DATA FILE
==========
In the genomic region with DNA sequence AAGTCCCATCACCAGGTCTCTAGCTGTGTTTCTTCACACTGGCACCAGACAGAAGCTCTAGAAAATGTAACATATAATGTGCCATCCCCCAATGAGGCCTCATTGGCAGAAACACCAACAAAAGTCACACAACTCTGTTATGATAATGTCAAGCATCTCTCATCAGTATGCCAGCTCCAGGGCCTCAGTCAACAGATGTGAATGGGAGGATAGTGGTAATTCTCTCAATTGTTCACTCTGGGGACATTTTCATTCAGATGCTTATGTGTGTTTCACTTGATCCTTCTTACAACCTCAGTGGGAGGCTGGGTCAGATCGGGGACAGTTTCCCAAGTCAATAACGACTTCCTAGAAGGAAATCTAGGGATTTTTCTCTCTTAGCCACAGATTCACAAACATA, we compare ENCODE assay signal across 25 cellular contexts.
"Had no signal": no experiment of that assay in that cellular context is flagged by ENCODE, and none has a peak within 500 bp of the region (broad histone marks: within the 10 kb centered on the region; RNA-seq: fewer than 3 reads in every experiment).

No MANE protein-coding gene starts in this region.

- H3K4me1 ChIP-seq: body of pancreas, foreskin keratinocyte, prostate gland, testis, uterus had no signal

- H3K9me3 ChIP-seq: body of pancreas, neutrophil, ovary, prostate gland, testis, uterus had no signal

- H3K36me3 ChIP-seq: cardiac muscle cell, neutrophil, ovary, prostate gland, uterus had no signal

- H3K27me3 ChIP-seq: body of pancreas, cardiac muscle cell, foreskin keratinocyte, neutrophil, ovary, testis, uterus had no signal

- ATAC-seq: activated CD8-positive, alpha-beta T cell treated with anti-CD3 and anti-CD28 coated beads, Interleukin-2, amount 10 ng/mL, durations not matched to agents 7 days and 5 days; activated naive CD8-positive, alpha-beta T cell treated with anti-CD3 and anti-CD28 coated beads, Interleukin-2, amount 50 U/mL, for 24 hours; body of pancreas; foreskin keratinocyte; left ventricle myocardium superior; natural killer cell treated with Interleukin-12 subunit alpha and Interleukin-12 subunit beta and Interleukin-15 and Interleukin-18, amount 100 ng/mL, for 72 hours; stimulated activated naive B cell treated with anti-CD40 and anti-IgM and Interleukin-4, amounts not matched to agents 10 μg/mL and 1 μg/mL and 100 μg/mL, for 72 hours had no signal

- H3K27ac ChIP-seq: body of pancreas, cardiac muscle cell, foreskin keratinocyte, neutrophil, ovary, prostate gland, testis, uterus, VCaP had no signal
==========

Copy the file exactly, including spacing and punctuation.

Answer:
In the genomic region with DNA sequence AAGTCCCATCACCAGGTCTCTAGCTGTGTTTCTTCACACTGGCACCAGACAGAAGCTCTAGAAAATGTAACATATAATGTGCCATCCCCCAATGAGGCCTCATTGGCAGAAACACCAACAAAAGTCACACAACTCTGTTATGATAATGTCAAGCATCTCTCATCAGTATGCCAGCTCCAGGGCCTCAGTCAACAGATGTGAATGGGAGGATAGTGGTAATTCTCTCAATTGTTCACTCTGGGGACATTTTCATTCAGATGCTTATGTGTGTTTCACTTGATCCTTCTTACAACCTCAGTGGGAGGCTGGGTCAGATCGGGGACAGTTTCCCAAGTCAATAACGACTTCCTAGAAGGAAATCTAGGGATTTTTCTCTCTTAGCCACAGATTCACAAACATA, we compare ENCODE assay signal across 25 cellular contexts.
"Had no signal": no experiment of that assay in that cellular context is flagged by ENCODE, and none has a peak within 500 bp of the region (broad histone marks: within the 10 kb centered on the region; RNA-seq: fewer than 3 reads in every experiment).

No MANE protein-coding gene starts in this region.

- H3K4me1 ChIP-seq: body of pancreas, foreskin keratinocyte, prostate gland, testis, uterus had no signal

- H3K9me3 ChIP-seq: body of pancreas, neutrophil, ovary, prostate gland, testis, uterus had no signal

- H3K36me3 ChIP-seq: cardiac muscle cell, neutrophil, ovary, prostate gland, uterus had no signal

- H3K27me3 ChIP-seq: body of pancreas, cardiac muscle cell, foreskin keratinocyte, neutrophil, ovary, testis, uterus had no signal

- ATAC-seq: activated CD8-positive, alpha-beta T cell treated with anti-CD3 and anti-CD28 coated beads, Interleukin-2, amount 10 ng/mL, durations not matched to agents 7 days and 5 days; activated naive CD8-positive, alpha-beta T cell treated with anti-CD3 and anti-CD28 coated beads, Interleukin-2, amount 50 U/mL, for 24 hours; body of pancreas; foreskin keratinocyte; left ventricle myocardium superior; natural killer cell treated with Interleukin-12 subunit alpha and Interleukin-12 subunit beta and Interleukin-15 and Interleukin-18, amount 100 ng/mL, for 72 hours; stimulated activated naive B cell treated with anti-CD40 and anti-IgM and Interleukin-4, amounts not matched to agents 10 μg/mL and 1 μg/mL and 100 μg/mL, for 72 hours had no signal

- H3K27ac ChIP-seq: body of pancreas, cardiac muscle cell, foreskin keratinocyte, neutrophil, ovary, prostate gland, testis, uterus, VCaP had no signal